ESBL-MS: Early diagnosis of ESBL Enteriobacteriaceae in patient samples
Third-party funded project
Project title ESBL-MS: Early diagnosis of ESBL Enteriobacteriaceae in patient samples
Principal Investigator(s) Bumann, Dirk
Co-Investigator(s) Egli, Adrian
Neher, Richard
Organisation / Research unit Departement Biozentrum / Molecular Microbiology (Bumann)
Project start 01.01.2018
Probable end 31.12.2020
Status Active
Abstract

Enterobacteriaceae are a major cause of life-threatening infections such as sepsis. Treatment of Enterobacteriaceae infections relies mostly on β-lactams and β-lactam-β-lactamase inhibitor combinations, but the efficacy of these drugs is endangered by the accelerating spread of extended spectrum β-lactamases (ESBL). ESBLs can be detected using biochemical test, isothermal amplification, PCR and microarrays, but these data cannot predictive quantitative susceptibility as needed for targeted treatment decisions. In this project, we use ultrasensitive mass spectrometry to detect ESBLs and other resistance proteins directly in patient samples. In parallel, we determine how these proteins affect capabilities of clinical strains to rapidly evolve increased resistance in vitro, e.g. by upregulating ESBL expression. We also engineer mutants of clinical strains with precisely altered expression of ESBL and other genes, to quantify their role in resistance. Based on all these data, we will build a classifier algorithm for accurate prediction of resistance within 5 h after patient sample acquisition. Finally, we translate sensitive detection methods for relevant proteins to widely available MALDI-TOF mass instruments for simple and rapid implementation. If successful, the results of our project will enable rapid diagnostics for early targeted treatment of serious infections, while avoiding unnecessary usage of last-resort antibiotics. This strategy has large potential to enhance antibiotic stewardship in face of rising resistance.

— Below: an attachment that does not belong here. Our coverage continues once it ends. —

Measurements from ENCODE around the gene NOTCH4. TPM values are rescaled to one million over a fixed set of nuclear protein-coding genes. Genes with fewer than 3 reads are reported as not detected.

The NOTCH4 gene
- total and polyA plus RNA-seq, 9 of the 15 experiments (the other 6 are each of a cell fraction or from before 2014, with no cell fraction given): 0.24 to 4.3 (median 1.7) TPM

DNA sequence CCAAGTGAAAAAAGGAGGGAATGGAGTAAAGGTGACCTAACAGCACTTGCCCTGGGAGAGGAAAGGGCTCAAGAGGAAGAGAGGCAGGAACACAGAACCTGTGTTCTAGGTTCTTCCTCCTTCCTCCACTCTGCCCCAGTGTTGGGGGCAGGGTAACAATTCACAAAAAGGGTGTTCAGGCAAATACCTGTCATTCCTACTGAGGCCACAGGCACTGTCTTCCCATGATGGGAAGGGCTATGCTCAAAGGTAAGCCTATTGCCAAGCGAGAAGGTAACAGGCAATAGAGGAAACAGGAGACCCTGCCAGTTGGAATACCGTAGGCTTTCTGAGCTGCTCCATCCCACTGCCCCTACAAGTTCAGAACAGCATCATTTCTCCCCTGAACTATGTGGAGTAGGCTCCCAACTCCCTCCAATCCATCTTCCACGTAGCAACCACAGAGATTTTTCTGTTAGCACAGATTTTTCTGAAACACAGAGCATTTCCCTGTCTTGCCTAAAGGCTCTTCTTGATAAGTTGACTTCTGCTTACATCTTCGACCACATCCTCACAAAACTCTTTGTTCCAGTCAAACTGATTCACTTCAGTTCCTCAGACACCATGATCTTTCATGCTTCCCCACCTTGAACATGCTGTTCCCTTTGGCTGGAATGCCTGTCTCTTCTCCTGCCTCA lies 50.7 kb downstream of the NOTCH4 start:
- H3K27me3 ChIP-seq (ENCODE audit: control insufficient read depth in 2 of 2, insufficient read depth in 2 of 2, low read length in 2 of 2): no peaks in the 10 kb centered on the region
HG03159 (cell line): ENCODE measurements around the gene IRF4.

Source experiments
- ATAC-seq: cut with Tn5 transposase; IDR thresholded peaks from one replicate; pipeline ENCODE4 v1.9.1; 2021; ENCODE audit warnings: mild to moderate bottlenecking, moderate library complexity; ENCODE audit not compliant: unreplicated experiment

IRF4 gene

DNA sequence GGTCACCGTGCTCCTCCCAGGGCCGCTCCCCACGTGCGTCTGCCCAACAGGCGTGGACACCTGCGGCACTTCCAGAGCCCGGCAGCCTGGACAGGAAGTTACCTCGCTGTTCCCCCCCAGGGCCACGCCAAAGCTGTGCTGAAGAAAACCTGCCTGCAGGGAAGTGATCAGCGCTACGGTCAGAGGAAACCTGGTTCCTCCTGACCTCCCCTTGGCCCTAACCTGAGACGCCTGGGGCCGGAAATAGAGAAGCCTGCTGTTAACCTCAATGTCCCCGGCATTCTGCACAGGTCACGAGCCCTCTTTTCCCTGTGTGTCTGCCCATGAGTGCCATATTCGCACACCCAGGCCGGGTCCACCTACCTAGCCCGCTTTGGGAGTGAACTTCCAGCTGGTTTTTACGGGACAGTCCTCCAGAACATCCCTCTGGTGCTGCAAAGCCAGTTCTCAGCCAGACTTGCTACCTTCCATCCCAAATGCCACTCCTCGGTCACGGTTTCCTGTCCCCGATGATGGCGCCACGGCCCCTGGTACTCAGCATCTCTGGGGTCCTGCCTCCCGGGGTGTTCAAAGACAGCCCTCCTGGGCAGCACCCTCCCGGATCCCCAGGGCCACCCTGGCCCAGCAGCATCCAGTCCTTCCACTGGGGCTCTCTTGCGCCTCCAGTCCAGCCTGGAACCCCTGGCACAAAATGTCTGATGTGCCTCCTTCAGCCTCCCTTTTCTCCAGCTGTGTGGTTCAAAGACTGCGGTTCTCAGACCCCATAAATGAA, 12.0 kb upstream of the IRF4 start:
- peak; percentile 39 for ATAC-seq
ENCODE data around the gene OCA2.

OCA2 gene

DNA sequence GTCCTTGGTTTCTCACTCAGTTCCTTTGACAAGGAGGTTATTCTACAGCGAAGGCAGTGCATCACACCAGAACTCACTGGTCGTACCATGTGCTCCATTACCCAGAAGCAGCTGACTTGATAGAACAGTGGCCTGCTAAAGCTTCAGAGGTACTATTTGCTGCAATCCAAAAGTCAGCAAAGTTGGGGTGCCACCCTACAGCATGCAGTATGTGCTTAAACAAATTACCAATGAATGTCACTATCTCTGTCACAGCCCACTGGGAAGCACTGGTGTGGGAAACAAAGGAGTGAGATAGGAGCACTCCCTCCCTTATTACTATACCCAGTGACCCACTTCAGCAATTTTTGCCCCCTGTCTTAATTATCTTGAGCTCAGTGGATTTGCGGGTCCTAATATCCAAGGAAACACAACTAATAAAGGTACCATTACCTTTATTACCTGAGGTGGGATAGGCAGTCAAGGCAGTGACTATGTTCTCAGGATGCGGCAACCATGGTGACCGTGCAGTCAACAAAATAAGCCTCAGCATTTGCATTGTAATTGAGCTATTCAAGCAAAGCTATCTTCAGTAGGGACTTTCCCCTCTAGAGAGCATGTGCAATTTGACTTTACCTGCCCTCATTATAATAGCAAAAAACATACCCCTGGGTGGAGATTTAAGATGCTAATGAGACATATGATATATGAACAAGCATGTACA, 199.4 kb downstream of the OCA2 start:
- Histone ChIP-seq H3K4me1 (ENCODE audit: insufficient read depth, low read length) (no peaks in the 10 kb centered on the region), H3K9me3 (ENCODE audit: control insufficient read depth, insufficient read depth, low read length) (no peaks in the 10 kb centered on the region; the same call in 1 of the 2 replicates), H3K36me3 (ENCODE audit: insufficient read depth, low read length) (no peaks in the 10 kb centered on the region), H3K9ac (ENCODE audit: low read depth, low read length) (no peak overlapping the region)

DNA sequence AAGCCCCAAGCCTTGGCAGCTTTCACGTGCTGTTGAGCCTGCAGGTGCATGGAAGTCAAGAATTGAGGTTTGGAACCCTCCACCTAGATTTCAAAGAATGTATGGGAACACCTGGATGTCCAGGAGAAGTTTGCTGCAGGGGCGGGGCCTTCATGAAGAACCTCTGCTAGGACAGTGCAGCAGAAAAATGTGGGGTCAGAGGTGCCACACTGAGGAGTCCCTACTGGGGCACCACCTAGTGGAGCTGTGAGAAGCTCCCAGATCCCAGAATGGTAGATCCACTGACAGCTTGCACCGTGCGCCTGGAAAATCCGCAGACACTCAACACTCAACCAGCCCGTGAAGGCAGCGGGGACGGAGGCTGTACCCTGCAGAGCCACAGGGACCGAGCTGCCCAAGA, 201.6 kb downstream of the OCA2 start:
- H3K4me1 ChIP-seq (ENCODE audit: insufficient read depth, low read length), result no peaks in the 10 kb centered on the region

Financed by Swiss National Science Foundation (SNSF)
   

MCSS v5.8 PRO. 0.518 sec, queries - 0.000 sec ©Universität Basel  |  Impressum   |    
14/08/2020